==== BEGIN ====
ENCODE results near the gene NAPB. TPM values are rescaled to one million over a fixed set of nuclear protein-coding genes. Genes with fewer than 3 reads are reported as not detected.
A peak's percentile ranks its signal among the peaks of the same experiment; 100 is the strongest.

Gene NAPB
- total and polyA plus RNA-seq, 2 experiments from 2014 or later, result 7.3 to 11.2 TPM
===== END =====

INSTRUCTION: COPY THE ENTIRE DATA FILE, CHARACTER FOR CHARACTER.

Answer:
ENCODE results near the gene NAPB. TPM values are rescaled to one million over a fixed set of nuclear protein-coding genes. Genes with fewer than 3 reads are reported as not detected.
A peak's percentile ranks its signal among the peaks of the same experiment; 100 is the strongest.

Gene NAPB
- total and polyA plus RNA-seq, 2 experiments from 2014 or later, result 7.3 to 11.2 TPM